Eagle Valley High School sees 20 positive COVID cases this week | VailDaily.com

Eagle Valley High School sees 20 positive COVID cases this week

The increase has had impacts on sports, classrooms

After only two weeks in school, Eagle County Schools has experienced a significant increase in positive COVID-19 cases at one of its high schools.

According to Superintendent Philip Qualman, just this week Eagle Valley High School in Gypsum has had 20 positive COVID-19 cases.

With the increase, the high school has had to cancel its DE Auto Repair class, which is a partner class with Colorado Mountain College, as the class has no substitute available. And, due to a number of positive cases among players and coaches of the school’s volleyball team, the high school had to cancel travel and competition for the team.

Currently, the district does not have data published on the number of students in quarantine at the high school or across the district. However, it is intending to have this data accessible on a COVID-19 dashboard on the school district’s website later this week. The dashboard has not been updated since June 3, the end of the previous school year.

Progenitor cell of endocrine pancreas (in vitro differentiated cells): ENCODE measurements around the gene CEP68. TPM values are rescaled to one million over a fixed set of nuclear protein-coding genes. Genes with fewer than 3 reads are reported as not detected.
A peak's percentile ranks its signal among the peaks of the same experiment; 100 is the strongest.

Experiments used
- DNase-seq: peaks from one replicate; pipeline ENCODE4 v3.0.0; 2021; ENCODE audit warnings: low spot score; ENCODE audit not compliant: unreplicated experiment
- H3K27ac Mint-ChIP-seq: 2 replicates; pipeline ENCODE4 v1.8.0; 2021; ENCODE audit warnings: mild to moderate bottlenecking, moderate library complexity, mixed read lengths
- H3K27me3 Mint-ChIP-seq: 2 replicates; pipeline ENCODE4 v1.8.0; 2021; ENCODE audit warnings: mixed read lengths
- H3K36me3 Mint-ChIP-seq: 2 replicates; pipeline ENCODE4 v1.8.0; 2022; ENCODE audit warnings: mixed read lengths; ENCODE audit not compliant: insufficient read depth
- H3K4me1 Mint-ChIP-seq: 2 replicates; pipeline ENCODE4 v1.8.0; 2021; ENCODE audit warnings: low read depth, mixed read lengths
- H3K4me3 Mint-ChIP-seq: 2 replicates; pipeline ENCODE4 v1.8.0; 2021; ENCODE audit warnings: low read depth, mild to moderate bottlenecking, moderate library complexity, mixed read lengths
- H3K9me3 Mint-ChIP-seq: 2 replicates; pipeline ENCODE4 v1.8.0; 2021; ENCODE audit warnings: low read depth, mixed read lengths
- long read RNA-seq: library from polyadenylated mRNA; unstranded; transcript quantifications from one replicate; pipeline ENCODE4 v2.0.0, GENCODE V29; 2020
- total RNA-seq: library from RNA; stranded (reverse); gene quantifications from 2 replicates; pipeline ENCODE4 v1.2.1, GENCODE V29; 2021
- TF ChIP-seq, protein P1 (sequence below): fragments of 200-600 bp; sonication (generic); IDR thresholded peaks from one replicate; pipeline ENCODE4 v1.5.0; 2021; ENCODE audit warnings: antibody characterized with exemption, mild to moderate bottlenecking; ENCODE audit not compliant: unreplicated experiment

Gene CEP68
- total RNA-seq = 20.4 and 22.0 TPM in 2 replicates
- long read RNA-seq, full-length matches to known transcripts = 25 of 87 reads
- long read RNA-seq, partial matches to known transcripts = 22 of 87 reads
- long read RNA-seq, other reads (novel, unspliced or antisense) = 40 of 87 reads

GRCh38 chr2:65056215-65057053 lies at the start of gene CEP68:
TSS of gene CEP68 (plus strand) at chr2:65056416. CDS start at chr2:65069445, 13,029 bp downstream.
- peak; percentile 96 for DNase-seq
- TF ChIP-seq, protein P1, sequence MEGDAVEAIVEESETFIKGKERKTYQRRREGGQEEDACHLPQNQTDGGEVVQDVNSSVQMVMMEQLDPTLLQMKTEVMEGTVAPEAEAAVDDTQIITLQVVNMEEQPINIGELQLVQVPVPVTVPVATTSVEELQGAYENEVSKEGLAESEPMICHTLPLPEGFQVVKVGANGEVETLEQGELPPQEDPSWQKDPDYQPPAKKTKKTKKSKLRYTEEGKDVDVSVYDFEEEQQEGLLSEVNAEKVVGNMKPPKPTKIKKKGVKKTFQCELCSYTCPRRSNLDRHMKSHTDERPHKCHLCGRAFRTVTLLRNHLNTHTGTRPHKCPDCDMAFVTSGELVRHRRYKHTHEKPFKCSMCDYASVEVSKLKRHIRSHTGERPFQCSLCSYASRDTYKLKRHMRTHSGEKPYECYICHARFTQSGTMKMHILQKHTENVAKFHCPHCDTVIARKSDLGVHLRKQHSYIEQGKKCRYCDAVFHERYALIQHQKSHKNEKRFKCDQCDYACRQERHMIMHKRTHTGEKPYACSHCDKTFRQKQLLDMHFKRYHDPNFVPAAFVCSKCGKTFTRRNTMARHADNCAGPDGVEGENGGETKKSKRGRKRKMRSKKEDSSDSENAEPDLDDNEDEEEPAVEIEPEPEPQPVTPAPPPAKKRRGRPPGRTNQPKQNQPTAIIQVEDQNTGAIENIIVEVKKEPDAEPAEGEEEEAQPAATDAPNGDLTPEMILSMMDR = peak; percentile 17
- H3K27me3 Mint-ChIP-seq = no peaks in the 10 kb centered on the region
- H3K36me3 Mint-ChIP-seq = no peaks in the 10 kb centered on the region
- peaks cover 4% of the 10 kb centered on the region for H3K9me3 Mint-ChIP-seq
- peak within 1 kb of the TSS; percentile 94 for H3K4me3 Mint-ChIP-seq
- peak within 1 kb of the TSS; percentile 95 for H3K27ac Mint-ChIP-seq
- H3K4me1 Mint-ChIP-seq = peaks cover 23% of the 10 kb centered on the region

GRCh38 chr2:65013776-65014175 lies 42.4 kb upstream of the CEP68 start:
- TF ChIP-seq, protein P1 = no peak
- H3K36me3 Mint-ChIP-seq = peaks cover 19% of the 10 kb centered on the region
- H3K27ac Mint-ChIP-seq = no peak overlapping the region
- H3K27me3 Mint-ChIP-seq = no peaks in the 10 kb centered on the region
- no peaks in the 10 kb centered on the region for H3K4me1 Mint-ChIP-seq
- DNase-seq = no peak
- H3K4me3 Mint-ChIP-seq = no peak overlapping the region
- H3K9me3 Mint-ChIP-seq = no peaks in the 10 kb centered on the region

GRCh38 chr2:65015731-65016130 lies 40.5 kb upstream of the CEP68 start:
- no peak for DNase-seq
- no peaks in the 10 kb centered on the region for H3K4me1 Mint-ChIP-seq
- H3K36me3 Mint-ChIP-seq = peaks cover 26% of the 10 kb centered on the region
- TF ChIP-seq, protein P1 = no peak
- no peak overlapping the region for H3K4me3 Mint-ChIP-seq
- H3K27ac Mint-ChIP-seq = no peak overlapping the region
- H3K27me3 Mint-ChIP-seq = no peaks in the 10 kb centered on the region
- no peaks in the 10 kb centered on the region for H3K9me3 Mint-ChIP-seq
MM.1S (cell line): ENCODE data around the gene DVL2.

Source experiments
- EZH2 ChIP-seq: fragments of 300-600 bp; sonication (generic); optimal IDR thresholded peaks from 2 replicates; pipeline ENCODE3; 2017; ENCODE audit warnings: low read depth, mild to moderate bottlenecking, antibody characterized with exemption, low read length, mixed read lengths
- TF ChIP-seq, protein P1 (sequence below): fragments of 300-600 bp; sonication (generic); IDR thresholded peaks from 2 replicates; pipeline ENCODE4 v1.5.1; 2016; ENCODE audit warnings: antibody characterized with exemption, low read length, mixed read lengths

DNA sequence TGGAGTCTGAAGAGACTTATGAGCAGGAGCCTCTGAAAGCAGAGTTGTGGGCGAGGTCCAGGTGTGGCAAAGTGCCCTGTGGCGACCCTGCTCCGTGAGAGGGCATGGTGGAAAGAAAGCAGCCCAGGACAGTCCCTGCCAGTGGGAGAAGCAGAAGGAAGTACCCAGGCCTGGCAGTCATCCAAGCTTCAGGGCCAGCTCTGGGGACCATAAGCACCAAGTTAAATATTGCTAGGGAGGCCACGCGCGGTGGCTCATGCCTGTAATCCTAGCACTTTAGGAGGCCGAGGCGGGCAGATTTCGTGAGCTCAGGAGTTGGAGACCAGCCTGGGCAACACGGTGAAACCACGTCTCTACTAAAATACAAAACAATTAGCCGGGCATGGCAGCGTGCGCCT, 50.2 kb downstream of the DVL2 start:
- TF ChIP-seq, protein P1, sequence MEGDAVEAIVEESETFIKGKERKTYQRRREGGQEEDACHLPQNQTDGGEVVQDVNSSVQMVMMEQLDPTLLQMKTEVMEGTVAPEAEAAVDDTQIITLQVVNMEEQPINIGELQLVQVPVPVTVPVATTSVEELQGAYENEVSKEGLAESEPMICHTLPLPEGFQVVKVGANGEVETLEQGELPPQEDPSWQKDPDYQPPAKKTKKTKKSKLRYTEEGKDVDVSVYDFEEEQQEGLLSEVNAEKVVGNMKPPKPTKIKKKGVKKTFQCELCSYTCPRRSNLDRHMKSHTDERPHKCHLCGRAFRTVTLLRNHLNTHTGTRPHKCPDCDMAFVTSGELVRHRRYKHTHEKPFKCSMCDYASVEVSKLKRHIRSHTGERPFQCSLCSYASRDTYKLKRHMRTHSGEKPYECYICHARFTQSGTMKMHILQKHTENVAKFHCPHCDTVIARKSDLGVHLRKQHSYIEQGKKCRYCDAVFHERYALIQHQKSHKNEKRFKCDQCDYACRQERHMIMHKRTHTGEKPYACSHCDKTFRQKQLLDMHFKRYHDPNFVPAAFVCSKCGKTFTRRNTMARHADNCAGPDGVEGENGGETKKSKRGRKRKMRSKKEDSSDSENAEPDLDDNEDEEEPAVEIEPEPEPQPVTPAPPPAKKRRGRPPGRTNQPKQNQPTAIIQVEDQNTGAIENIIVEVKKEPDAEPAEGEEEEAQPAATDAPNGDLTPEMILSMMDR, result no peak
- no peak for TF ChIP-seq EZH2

In a recent column for the Vail Daily, Qualman wrote that despite this increase in cases, the district has been able to “maintain in-person and other school activities for all students, at all levels.”

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The district’s current mask mandate only requires facial coverings for all students, teachers, staff and visitors in buildings where students in pre-kindergarten through eighth grade are present. In local high schools, where students are eligible for vaccination, masks are simply recommended given the high rates of vaccination among these age groups. According to Qualman’s column, under the advice of public health, “we strongly encourage high school students and staff to wear a mask when indoors.”

Eagle County Public Health and Environment Director Heath Harmon previously told the Vail Daily that “keeping schools open five days a week for in-person learning” was one of the county’s main priorities when considering the mask mandate in schools.

In his column, Qualman maintained that wearing masks and getting vaccinated will reduce the “impact of quarantines” and “keeps students in classrooms,” while also protecting the opportunity to participate in after school activities and athletics.

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